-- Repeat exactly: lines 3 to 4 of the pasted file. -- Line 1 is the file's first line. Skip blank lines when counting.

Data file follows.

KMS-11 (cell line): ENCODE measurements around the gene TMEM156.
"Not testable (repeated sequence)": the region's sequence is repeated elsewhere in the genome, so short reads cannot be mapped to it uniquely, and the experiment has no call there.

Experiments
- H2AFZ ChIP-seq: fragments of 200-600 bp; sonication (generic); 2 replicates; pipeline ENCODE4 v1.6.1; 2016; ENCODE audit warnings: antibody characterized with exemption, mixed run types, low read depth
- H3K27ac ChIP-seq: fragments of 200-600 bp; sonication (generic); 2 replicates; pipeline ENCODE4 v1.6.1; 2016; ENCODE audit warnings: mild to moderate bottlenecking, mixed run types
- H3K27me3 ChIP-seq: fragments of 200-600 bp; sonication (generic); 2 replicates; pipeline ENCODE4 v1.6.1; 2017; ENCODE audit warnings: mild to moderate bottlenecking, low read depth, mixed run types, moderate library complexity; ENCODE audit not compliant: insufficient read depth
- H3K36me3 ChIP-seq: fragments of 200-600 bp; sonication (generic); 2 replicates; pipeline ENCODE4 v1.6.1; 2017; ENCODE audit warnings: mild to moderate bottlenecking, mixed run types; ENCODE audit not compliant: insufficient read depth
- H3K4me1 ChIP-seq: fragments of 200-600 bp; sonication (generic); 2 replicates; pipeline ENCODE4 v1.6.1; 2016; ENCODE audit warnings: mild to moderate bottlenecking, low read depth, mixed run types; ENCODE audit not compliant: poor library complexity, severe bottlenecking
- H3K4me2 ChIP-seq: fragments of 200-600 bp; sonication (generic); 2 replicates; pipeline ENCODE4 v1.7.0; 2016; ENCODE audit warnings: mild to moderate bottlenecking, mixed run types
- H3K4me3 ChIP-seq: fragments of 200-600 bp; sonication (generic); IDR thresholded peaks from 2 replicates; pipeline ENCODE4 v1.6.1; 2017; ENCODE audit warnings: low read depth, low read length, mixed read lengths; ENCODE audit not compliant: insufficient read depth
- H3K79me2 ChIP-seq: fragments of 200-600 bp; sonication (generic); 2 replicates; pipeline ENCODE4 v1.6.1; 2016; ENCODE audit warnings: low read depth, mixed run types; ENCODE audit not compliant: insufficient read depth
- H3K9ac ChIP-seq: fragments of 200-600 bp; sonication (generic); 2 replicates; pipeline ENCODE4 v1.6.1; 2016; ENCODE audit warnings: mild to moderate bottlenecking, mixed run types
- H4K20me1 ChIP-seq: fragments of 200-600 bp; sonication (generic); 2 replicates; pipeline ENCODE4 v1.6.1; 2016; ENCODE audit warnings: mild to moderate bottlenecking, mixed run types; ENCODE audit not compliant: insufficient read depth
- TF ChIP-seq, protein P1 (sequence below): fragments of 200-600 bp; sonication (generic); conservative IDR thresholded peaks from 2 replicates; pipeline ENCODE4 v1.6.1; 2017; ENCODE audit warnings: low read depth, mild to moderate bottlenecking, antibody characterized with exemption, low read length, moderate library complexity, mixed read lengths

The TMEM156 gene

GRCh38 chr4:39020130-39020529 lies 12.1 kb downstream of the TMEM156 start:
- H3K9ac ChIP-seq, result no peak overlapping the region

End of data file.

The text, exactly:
Experiments
- H2AFZ ChIP-seq: fragments of 200-600 bp; sonication (generic); 2 replicates; pipeline ENCODE4 v1.6.1; 2016; ENCODE audit warnings: antibody characterized with exemption, mixed run types, low read depth